Business_taxation_chap4answers

Business_taxation_chap4answers - A. Research Problems...

Info iconThis preview shows pages 1–4. Sign up to view the full content.

View Full Document Right Arrow Icon
A. Research Problems Chapter 4
Background image of page 1

Info iconThis preview has intentionally blurred sections. Sign up to view the full version.

View Full DocumentRight Arrow Icon
Questions and Problems for Discussion 1. a. Mr. L is engaging in tax evasion because he is deliberating understating income (and thus his tax liability) for the year. b. Mr. P is engaging in tax avoidance. He has not earned any income that he fails to report. Instead, he is giving his son an opportunity to earn income that will be taxed at a lower marginal rate than if Mr. P earned it. c. Mrs. Q is engaging in tax evasion because she is deliberately violating the rule requiring taxpayers to report and pay tax on income in the proper year. She is filing her prior year return based on false information (the year of sale). 2. Because the preferential tax rate increases the after-tax rate of return on investments in single-family rental houses, the value of such houses should increase compared to the value of other investments until the after-tax rate of return decreases to restore market equilibrium. 3. Because of the time value of money, the cost of a tax dollar paid in the future is less than the cost of a current tax dollar. If a tax payment can be postponed for many years, its cost in present value terms may be negligible. 4. As a general rule, the measurement of business income is not affected by the choice of entity form. Mrs. K’s business operation should generate the same taxable income regardless of its organization as a sole proprietorship or as a corporation. 5. Businesses organized as sole proprietorships, partnerships, limited liability companies (LLCs), and S corporations are not taxable entities. Only businesses organized as corporations are taxable entities separate and distinct from their owners. 6. a. The corporation’s marginal rate is 15 percent. b. The corporation’s marginal rate is 39 percent. c. The individual’s marginal rate is 30 percent. d. The individual’s marginal rate is 35 percent. 7. a. If the tax rate is truly flat (every dollar of business income is taxed at the same rate, regardless of the entity earning the dollar), the entity variable would be irrelevant in developing tax planning strategies. b. A flat tax rate would not affect the time period variable. c. A flat federal income tax rate would not affect the jurisdictional variable because state and local governments and foreign taxing jurisdictions would impose different rates on taxable income. d. If the tax rate is flat, no special category of income is subject to a preferential rate. However, other special characteristics (such as the U.S. source versus foreign source characteristic) might continue to be important in developing tax planning strategies. 8. a. In this case, the rates are relatively low and mildly progressive. A shift of $100 income from an entity with the highest 19 percent marginal rate to an entity with the lowest 5 percent marginal rate saves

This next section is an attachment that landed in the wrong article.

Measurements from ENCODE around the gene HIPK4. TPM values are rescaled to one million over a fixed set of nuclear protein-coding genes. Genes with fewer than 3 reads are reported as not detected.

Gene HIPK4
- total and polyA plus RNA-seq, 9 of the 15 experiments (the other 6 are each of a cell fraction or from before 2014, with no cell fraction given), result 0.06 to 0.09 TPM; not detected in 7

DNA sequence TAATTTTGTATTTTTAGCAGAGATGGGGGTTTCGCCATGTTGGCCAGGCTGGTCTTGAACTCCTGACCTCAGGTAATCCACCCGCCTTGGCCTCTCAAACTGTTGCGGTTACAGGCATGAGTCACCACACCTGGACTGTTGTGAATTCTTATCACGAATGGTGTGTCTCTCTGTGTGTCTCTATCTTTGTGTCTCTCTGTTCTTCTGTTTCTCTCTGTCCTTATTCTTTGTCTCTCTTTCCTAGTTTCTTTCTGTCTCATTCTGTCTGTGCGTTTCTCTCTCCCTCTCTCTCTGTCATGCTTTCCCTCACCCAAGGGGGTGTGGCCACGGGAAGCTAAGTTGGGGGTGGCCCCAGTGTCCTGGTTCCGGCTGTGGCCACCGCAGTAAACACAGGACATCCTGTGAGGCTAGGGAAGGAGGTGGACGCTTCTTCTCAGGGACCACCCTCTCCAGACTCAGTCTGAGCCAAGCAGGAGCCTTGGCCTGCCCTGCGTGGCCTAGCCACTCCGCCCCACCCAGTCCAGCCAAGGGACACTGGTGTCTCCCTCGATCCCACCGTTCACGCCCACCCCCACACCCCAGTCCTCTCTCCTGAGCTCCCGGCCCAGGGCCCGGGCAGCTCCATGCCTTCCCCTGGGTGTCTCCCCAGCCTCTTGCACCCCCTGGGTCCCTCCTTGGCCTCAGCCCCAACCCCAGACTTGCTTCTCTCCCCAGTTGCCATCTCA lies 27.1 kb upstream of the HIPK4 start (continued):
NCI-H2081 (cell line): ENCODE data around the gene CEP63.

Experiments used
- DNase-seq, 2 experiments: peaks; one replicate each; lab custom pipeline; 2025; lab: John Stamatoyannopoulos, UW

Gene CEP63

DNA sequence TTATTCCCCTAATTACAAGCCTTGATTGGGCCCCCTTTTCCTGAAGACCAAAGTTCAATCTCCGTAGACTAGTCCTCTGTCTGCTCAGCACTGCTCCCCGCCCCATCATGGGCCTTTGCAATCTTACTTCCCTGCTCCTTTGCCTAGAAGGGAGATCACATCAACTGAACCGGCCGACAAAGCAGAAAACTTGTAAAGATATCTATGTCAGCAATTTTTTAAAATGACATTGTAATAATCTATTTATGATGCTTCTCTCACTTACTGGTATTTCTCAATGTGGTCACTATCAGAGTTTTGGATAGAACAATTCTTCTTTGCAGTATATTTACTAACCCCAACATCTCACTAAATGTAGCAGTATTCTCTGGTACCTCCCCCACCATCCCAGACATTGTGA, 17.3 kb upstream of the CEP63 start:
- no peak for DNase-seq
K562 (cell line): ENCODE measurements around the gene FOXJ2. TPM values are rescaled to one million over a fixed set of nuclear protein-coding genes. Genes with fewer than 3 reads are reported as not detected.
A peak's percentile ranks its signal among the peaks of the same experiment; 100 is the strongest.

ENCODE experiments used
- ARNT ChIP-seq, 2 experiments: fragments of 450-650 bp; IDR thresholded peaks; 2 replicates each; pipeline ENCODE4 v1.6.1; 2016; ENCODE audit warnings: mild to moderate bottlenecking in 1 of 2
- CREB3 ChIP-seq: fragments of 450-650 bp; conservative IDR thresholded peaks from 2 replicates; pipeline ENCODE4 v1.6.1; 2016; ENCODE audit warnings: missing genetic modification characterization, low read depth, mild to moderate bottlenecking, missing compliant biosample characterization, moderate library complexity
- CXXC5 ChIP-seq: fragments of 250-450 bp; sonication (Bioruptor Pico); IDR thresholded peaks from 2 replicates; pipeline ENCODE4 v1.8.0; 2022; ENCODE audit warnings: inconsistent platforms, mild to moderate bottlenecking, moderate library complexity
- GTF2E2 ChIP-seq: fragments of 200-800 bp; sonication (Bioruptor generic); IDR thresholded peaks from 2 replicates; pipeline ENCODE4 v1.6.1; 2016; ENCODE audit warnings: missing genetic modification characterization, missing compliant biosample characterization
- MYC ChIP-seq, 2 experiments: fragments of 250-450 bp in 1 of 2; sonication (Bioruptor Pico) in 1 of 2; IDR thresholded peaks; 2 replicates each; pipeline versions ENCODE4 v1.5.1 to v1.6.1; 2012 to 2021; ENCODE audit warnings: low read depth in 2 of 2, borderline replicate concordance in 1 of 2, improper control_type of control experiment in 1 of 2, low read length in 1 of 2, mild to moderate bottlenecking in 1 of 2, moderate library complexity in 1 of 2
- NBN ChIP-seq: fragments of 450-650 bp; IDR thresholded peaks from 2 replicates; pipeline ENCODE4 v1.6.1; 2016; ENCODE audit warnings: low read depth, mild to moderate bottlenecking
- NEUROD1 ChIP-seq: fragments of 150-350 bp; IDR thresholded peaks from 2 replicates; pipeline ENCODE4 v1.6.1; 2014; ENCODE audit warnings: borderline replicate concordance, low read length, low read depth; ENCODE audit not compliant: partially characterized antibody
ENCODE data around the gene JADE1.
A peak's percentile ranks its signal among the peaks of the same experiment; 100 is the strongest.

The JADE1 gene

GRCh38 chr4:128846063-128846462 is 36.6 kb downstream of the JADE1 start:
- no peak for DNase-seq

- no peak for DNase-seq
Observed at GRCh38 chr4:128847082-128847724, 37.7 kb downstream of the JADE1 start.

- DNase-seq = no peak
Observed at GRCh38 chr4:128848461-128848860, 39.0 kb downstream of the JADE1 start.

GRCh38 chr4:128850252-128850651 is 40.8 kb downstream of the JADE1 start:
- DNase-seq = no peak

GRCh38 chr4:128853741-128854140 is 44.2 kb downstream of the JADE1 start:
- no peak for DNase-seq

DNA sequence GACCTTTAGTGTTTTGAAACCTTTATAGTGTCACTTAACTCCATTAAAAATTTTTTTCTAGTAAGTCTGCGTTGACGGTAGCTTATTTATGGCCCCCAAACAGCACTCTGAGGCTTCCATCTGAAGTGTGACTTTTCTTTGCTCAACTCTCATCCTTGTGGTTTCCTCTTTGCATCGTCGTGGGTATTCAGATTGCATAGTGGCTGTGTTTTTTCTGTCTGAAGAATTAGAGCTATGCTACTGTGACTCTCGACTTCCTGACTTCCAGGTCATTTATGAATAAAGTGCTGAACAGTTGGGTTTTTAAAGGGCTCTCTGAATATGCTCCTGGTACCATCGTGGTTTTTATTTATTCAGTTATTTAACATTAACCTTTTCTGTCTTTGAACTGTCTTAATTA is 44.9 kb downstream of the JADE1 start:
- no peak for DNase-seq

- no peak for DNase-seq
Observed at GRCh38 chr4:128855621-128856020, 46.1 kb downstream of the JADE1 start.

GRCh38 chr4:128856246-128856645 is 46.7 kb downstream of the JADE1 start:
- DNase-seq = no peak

Background image of page 2
only $14 of tax. b. Because the rates are much more progressive than in the preceding set of facts, an income shift is
Background image of page 3

Info iconThis preview has intentionally blurred sections. Sign up to view the full version.

View Full DocumentRight Arrow Icon
Image of page 4
This is the end of the preview. Sign up to access the rest of the document.

This note was uploaded on 02/18/2010 for the course ACCT 311 taught by Professor Tichich during the Spring '09 term at Maryland.

Page1 / 13

Business_taxation_chap4answers - A. Research Problems...

This preview shows document pages 1 - 4. Sign up to view the full document.

View Full Document Right Arrow Icon
Ask a homework question - tutors are online